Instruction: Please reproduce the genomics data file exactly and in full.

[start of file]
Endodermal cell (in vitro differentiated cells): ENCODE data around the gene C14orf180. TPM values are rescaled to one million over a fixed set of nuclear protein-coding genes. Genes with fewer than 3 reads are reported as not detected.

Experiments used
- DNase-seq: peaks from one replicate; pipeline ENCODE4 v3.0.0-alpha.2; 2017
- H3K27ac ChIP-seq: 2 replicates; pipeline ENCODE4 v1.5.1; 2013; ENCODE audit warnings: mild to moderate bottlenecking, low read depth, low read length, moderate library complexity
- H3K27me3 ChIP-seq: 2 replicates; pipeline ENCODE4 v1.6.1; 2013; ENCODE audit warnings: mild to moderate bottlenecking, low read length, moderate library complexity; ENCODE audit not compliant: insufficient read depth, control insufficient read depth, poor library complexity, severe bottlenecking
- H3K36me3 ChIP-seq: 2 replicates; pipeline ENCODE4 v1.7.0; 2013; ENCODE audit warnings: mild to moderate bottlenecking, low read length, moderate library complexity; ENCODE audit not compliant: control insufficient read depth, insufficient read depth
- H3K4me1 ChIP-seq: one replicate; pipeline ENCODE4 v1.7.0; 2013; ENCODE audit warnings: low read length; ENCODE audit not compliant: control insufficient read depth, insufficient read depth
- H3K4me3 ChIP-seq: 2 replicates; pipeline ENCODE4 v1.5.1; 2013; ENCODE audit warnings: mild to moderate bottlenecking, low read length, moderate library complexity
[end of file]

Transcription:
Endodermal cell (in vitro differentiated cells): ENCODE data around the gene C14orf180. TPM values are rescaled to one million over a fixed set of nuclear protein-coding genes. Genes with fewer than 3 reads are reported as not detected.

Experiments used
- DNase-seq: peaks from one replicate; pipeline ENCODE4 v3.0.0-alpha.2; 2017
- H3K27ac ChIP-seq: 2 replicates; pipeline ENCODE4 v1.5.1; 2013; ENCODE audit warnings: mild to moderate bottlenecking, low read depth, low read length, moderate library complexity
- H3K27me3 ChIP-seq: 2 replicates; pipeline ENCODE4 v1.6.1; 2013; ENCODE audit warnings: mild to moderate bottlenecking, low read length, moderate library complexity; ENCODE audit not compliant: insufficient read depth, control insufficient read depth, poor library complexity, severe bottlenecking
- H3K36me3 ChIP-seq: 2 replicates; pipeline ENCODE4 v1.7.0; 2013; ENCODE audit warnings: mild to moderate bottlenecking, low read length, moderate library complexity; ENCODE audit not compliant: control insufficient read depth, insufficient read depth
- H3K4me1 ChIP-seq: one replicate; pipeline ENCODE4 v1.7.0; 2013; ENCODE audit warnings: low read length; ENCODE audit not compliant: control insufficient read depth, insufficient read depth
- H3K4me3 ChIP-seq: 2 replicates; pipeline ENCODE4 v1.5.1; 2013; ENCODE audit warnings: mild to moderate bottlenecking, low read length, moderate library complexity